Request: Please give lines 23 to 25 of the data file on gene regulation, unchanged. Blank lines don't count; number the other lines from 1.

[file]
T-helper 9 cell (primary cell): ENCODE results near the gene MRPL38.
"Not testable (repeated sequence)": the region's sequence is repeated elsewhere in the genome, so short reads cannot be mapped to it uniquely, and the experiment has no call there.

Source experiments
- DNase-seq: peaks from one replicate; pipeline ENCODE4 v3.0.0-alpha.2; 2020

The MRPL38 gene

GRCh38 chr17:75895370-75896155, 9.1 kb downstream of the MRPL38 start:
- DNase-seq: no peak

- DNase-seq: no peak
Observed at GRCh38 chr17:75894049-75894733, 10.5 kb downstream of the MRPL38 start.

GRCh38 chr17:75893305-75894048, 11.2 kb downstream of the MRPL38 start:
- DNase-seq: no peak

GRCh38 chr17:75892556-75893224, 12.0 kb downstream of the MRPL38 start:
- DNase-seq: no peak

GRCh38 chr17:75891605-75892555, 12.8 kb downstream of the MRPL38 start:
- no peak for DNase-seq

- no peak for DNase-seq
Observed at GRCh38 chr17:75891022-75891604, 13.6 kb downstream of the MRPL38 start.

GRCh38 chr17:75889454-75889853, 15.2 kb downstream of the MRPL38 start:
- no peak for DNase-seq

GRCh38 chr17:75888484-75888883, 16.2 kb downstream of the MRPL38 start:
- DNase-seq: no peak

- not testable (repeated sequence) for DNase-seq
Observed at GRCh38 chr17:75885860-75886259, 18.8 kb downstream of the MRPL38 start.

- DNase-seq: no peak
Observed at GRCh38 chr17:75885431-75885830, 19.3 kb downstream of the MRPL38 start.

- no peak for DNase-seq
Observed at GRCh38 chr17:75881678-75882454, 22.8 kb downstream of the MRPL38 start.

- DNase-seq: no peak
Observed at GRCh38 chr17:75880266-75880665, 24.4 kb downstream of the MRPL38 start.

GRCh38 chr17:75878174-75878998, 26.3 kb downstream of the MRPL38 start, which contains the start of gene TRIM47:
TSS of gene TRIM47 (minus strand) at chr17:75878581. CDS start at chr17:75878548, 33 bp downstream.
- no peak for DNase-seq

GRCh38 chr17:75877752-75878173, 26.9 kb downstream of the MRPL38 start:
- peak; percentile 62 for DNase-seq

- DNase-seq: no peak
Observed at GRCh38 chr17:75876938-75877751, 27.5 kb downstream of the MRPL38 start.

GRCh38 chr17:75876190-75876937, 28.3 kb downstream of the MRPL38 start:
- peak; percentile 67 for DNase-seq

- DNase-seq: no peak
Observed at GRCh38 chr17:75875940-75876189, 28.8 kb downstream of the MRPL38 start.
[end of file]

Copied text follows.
Observed at GRCh38 chr17:75885860-75886259, 18.8 kb downstream of the MRPL38 start.

- DNase-seq: no peak
Observed at GRCh38 chr17:75885431-75885830, 19.3 kb downstream of the MRPL38 start.